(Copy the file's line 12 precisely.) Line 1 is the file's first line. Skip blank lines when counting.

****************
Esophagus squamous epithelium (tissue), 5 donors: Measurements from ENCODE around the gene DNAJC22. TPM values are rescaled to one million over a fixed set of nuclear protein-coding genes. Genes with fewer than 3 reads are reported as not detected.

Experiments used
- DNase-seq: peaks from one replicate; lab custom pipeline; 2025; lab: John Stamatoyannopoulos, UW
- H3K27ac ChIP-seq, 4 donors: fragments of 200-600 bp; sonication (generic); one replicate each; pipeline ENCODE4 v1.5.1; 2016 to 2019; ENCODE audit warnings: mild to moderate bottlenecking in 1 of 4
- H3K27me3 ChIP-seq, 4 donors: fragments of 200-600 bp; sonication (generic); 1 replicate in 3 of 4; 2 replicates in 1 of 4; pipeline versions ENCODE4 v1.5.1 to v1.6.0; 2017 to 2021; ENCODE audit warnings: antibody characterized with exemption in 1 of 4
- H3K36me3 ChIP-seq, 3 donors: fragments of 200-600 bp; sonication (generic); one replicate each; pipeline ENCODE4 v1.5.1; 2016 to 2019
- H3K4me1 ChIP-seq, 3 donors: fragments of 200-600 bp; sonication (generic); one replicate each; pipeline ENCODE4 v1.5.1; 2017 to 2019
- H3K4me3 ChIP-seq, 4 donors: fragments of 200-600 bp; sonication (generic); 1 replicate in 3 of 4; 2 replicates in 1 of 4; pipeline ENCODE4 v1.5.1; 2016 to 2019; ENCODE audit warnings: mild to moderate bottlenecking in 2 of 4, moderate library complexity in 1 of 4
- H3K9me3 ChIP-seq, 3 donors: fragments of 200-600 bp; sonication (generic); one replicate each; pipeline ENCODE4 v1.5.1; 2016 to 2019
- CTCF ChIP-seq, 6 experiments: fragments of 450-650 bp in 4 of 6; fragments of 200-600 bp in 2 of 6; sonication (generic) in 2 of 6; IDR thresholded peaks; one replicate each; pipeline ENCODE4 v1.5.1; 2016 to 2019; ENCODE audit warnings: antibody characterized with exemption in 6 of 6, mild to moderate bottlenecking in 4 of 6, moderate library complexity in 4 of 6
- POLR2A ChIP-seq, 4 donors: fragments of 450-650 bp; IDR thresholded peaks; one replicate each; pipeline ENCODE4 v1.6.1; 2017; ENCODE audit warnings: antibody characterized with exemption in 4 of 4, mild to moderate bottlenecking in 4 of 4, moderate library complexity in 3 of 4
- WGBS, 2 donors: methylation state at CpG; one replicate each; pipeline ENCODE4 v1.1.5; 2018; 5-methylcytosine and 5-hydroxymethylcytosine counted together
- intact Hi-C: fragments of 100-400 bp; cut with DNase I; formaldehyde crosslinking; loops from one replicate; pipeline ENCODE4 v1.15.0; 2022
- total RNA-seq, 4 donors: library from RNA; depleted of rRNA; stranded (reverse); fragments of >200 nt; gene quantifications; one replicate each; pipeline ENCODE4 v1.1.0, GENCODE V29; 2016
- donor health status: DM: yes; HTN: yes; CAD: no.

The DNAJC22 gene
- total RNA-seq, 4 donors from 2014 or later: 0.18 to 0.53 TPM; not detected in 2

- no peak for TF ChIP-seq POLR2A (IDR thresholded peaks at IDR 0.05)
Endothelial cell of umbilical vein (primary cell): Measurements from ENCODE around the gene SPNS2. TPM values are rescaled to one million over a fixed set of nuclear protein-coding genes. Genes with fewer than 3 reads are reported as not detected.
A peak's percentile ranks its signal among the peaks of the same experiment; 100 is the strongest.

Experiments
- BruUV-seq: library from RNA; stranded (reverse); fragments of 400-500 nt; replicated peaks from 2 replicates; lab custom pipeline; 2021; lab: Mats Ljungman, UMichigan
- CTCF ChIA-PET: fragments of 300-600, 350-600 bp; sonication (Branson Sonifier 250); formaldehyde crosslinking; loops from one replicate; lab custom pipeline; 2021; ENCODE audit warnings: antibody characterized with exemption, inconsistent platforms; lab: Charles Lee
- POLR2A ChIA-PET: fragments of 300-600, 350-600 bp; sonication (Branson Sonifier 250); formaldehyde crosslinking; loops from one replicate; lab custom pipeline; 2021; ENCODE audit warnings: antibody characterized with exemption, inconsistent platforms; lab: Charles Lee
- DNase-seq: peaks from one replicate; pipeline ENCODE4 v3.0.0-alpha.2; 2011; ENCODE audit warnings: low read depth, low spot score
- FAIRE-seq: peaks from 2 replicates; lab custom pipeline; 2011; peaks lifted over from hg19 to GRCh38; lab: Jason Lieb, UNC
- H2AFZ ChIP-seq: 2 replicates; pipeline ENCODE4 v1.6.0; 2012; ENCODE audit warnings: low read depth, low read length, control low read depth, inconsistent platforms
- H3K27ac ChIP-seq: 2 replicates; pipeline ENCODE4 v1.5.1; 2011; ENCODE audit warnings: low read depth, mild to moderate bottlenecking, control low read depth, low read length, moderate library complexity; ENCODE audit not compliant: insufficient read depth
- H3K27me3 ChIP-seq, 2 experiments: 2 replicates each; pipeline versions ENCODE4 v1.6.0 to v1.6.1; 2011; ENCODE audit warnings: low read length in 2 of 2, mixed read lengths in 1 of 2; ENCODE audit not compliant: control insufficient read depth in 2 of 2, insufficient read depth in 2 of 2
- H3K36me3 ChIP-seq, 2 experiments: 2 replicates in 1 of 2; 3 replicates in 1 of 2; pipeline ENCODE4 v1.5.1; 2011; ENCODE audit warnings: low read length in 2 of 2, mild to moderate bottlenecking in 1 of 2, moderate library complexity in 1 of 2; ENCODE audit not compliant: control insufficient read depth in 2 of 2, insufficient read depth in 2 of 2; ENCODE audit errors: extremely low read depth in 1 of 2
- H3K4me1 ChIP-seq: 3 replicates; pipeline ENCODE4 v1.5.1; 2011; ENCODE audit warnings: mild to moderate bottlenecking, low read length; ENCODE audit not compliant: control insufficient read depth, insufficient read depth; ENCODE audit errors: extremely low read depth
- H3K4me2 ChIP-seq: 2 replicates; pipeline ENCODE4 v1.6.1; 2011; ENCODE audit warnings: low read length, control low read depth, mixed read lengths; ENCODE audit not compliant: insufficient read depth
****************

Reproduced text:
- WGBS, 2 donors: methylation state at CpG; one replicate each; pipeline ENCODE4 v1.1.5; 2018; 5-methylcytosine and 5-hydroxymethylcytosine counted together